Walking into Callahan’s Antiquities in Montoursville is like walking through a time portal. A wide variety of antique furniture, jewelry, glass, toys, signs, and textiles fill the front room, whose walls are lined with prints and original framed artwork side by side with antique signs. Cases of coins, jewelry, and small unusual items beckon. The shop is full almost to the point of overflowing with a welcoming abundance, arranged to give shoppers a chance to let their eye wander—and perhaps enjoy a memory. For proprietor Michael Callahan (above), the story of an antique is most important.
And at Callahan’s, all the roads and all the stories lead to home and to family.
Michael wouldn’t have it any other way. “I’m the fifth generation of Callahans in Montoursville,” he says, of the deep and strong roots that influence everything he does. For him, the history of a picture or an antique jug is as important to preserve as the item itself. Even the shop’s building has a great story. He’s researched the structure back to the 1840s. It was once the grocery store and ice house for the borough, and by the time his father bought the building in the 1970s, it was a barber shop, a beauty shop, and had room for more. The Callahans owned it for about a decade, then sold it to a neighbor. When that neighbor moved and needed to sell, the Callahans simply bought it back. It was in this building that young Michael started his antique business, first from the back of the building (originally the ice house portion) and then working his way to the front. As he expanded and renovated, he eventually bought the building from his parents, and today occupies most of it.
The collection is eclectic, filled with some of the major design categories from the mid 1800s to right around World War II. The Callahan’s Antiquities website says it best: “A Fine Selection of Mid Century, Arts & Crafts, Victorian, Primitives, Precious & Costume Jewelry, Military, American Indian, Crocks & Jugs, Vintage 1950s-60s, Deco, Oriental, Antique Weapons, Advertising, Architectural, Coins, Sterling Silver, Scrap Gold & Silver and Fine Art & Prints.” Whew! What makes it all special, however, is the care and the selection. Michael uses a personal touch for all his buying, from going to people’s homes for one item or acquiring an entire household collection. By going directly to the collector, not only does the person selling know exactly how much they will get for their treasures, the historical stories that accompany many beloved items are retained. By buying directly and privately, the items that Michael offers have not been available to buy somewhere else for some period of time.
“It’s all fresh to the market,” he notes. With local connections, he knows Montoursville folks and the community’s history. That can be critical not only in getting a special item to another person who will cherish it, but in providing the all-important history of the item (called provenance in the antique and appraisal businesses), which makes it more unique and more valuable.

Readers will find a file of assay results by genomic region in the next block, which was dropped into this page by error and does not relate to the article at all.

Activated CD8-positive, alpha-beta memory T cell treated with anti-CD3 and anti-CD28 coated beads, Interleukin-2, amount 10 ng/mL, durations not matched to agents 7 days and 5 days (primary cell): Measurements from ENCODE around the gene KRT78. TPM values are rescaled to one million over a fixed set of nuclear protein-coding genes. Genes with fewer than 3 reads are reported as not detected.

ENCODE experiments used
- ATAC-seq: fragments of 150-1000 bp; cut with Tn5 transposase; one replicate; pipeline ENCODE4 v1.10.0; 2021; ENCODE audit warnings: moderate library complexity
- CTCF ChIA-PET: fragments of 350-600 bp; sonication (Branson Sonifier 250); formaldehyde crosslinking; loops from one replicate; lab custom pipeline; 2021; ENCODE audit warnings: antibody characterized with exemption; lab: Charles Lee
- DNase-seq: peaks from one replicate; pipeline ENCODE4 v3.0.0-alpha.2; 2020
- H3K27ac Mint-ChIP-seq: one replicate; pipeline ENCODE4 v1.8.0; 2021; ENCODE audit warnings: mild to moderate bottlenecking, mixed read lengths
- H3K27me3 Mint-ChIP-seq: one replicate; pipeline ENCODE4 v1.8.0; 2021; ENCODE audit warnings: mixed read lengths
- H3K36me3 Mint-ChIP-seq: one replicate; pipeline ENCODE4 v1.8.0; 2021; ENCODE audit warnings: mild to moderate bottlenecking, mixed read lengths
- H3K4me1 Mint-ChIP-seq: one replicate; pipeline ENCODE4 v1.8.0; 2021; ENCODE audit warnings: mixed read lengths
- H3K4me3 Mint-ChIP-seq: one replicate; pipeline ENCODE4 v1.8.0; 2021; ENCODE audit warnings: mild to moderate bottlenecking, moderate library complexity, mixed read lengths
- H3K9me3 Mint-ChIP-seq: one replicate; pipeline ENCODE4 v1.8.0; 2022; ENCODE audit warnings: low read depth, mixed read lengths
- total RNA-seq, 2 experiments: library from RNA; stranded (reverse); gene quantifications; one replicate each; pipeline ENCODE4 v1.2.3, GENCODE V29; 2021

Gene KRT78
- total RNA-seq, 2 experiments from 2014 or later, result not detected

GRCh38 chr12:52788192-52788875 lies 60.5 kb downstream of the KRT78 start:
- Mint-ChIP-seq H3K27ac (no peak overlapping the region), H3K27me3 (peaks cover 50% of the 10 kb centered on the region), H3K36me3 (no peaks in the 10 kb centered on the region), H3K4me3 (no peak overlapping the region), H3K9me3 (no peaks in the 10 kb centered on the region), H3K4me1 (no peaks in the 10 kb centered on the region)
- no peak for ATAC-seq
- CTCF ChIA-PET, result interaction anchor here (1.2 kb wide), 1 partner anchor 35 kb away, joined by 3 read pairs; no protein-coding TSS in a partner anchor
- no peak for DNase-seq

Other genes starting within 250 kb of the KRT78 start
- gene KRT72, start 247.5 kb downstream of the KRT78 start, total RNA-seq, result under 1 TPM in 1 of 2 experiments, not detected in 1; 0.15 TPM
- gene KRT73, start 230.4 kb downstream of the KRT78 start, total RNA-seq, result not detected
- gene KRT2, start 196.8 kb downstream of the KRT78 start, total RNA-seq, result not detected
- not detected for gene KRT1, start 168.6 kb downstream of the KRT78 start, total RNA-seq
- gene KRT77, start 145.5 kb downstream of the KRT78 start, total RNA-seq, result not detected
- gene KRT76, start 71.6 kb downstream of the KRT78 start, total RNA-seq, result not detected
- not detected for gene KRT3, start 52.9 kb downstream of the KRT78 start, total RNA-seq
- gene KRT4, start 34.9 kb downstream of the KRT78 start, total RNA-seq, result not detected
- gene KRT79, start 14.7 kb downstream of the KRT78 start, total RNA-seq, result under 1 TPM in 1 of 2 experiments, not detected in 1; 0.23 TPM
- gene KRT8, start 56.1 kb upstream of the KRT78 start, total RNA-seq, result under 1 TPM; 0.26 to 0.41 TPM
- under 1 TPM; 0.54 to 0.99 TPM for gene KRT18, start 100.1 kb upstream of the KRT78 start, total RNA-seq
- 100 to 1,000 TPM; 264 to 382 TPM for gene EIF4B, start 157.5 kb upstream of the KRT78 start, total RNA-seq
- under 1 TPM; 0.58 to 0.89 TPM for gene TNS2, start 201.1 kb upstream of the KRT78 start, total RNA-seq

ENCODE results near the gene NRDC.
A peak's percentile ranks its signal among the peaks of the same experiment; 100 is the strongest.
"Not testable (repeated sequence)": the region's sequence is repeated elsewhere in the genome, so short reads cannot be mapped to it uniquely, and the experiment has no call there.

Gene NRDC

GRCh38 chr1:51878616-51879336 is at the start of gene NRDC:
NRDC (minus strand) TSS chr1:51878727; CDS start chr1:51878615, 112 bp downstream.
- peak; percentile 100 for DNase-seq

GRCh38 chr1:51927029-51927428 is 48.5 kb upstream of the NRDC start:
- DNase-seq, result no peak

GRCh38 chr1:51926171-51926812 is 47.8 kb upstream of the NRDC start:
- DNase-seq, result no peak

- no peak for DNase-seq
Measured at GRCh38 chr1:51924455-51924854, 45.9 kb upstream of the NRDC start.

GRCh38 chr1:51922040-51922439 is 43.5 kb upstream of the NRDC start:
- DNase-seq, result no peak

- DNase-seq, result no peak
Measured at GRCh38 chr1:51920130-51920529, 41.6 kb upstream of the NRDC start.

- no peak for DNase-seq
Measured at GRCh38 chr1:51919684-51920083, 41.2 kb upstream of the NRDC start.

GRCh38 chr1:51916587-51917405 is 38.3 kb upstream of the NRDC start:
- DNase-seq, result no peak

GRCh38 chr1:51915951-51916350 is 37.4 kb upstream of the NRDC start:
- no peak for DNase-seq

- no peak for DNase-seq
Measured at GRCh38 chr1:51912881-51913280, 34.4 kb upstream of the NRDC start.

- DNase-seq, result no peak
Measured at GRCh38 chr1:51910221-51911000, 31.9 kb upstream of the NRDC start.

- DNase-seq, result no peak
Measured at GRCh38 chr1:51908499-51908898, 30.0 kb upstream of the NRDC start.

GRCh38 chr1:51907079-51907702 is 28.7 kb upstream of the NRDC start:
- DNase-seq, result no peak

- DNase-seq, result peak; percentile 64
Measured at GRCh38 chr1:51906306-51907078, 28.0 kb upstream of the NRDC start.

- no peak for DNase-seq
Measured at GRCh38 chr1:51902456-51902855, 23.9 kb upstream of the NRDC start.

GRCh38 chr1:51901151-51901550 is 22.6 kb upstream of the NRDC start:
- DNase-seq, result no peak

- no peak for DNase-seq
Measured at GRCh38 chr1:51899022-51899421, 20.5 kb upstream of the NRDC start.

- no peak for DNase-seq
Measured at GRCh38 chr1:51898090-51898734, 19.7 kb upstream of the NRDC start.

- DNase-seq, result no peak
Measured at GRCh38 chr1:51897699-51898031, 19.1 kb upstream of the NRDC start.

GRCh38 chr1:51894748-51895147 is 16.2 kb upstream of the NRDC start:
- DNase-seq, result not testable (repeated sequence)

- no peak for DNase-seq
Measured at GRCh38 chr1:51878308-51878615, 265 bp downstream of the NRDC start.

Having been in the antique and collectible business since 2004, Michael has seen changes. The younger set has less interest in collecting, he says, but he has the secret weapon of history and storytelling to combat this. He teaches a third-grade class on local history, making both the history and the artifacts that help tell that story come alive. He also speaks at museums, clubs, and appraisal fairs. Everywhere he speaks, he talks about history, the stories of local people, and the things that they used and cherished. By doing that, he breathes life into a small piece of the past for others to see.
He also shows people the value of antiques.
“If people spend the time and develop an interest, especially in furniture and jewelry, they will get better quality items for their money, and also have the history of the piece to share,” he says. Michael notes that the prices of early twentieth century furniture are low at the moment, which means that you can buy an antique table in oak, or other beautiful wood, for about the same price as a new table that is either pine, or maybe not even constructed entirely of wood.
Callahan’s Antiquities does things “the old-fashioned way”—including being a stand-alone store, not part of a cooperative, or a larger store, or a chain. Michael is the one who has purchased what you see, and he is selective—there are no reproductions or other “antique-like” merchandise scattered through the shop. He does try to carry high quality items, but that does not mean that everything has a high price. There is a wide price range, and he buys what he likes, and what he hopes his customers will like.
And for Callahan’s, business means family. His own family works with him and he is surrounded by them as he, his dad (also Michael), and his wife, Kristen, work to prepare items for sale and to greet customers looking for that special something or to add to a growing collection or interest. Kristen works with computer sales, keeping the books, and all the work of running a shop. There is even room, in the back area, for their two young children—growing up in a shop surrounded by all the stories that antiques can tell.
Find Callahan’s Antiquities at 381 Broad Street in Montoursville. Call them at (570) 368-2597 or visit callahansantiquities.com.